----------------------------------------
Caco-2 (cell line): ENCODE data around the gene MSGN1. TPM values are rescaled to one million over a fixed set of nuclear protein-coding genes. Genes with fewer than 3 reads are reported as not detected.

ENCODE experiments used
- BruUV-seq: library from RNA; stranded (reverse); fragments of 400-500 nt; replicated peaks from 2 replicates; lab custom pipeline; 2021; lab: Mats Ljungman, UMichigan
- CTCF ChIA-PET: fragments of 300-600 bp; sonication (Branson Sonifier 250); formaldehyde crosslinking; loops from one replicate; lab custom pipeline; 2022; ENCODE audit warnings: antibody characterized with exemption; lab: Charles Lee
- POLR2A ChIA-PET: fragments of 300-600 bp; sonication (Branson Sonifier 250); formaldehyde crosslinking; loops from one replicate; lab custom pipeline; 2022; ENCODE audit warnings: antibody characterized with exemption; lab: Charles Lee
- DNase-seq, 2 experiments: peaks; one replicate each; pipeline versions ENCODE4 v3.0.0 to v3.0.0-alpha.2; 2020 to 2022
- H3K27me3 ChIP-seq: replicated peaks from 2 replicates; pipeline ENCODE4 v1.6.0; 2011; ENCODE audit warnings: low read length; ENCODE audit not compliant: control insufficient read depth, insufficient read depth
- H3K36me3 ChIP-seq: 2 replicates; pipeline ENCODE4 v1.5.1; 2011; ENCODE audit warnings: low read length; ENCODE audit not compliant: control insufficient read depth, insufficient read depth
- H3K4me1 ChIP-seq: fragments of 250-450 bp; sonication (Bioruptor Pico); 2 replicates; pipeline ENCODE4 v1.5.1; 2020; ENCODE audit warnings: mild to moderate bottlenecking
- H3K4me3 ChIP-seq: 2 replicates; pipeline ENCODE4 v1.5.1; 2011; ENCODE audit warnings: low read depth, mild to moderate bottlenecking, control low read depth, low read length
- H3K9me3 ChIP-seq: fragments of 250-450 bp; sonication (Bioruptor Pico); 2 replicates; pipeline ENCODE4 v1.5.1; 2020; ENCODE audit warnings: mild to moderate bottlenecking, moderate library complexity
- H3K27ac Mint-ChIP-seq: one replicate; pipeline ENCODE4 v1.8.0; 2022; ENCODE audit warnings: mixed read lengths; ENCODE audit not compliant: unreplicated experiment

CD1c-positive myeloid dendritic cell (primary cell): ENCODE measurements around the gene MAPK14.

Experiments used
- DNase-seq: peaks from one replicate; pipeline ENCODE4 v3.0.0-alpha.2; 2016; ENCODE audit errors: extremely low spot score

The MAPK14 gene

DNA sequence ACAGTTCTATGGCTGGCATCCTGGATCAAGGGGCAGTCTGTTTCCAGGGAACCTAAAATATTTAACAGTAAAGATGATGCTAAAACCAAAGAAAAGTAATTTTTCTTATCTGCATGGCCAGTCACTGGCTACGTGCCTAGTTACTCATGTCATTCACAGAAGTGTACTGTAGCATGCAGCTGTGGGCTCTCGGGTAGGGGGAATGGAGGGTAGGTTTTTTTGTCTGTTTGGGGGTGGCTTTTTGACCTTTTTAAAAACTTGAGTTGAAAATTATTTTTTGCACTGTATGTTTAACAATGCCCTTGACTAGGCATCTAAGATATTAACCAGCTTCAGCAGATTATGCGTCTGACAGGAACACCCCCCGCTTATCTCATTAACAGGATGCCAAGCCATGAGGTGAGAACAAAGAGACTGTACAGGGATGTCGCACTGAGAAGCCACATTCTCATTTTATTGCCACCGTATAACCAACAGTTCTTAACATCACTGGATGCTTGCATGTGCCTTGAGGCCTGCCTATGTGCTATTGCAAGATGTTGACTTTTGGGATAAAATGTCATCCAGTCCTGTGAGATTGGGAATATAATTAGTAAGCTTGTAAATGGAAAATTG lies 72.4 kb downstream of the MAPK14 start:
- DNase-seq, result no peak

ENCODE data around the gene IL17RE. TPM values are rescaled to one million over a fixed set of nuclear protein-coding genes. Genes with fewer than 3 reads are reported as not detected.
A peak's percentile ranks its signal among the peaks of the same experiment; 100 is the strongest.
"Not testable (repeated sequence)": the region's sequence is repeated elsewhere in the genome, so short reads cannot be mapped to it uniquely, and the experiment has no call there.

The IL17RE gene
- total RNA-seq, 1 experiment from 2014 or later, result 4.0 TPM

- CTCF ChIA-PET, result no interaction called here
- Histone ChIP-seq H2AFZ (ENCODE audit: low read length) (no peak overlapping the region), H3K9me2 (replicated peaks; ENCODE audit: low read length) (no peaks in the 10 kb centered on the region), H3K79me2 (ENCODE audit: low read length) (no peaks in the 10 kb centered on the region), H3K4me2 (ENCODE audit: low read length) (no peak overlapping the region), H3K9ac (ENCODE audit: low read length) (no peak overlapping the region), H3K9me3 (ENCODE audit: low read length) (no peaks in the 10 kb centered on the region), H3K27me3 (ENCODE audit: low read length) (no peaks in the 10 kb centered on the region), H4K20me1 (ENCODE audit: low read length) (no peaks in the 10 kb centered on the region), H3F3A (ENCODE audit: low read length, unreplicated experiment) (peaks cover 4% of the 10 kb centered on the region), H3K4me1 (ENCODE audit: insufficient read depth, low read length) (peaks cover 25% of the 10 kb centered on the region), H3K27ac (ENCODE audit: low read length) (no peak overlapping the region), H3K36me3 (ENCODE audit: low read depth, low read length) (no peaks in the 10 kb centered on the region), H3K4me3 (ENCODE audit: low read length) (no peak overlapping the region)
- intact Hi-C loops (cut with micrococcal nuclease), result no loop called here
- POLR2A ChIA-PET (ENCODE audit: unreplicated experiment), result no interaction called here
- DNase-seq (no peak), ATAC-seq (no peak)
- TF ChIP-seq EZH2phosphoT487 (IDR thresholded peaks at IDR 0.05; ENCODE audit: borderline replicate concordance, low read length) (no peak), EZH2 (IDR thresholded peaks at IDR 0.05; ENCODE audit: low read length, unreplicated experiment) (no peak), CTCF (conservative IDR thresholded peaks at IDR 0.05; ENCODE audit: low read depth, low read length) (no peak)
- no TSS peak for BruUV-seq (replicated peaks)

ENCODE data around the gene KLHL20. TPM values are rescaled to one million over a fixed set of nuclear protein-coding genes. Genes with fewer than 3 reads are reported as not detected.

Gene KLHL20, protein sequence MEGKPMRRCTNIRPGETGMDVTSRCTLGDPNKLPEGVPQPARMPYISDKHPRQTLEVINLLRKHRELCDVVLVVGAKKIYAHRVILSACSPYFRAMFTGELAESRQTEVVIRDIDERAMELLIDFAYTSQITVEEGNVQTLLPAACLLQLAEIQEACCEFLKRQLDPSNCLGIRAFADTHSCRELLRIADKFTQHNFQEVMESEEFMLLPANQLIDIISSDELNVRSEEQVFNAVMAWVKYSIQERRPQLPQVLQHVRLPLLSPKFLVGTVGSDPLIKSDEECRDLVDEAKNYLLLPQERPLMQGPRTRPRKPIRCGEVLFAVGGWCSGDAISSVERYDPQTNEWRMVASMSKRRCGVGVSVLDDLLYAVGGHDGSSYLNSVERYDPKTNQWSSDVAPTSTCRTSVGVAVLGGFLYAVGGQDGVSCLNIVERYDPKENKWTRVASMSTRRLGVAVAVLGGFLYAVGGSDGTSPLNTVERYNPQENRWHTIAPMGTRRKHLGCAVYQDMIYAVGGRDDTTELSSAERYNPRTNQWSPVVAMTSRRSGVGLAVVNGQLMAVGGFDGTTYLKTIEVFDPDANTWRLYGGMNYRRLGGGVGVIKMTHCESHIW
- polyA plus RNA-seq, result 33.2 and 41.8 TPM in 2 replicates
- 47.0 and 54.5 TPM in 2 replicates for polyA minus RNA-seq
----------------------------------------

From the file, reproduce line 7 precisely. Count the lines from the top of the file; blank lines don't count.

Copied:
- H3K27me3 ChIP-seq: replicated peaks from 2 replicates; pipeline ENCODE4 v1.6.0; 2011; ENCODE audit warnings: low read length; ENCODE audit not compliant: control insufficient read depth, insufficient read depth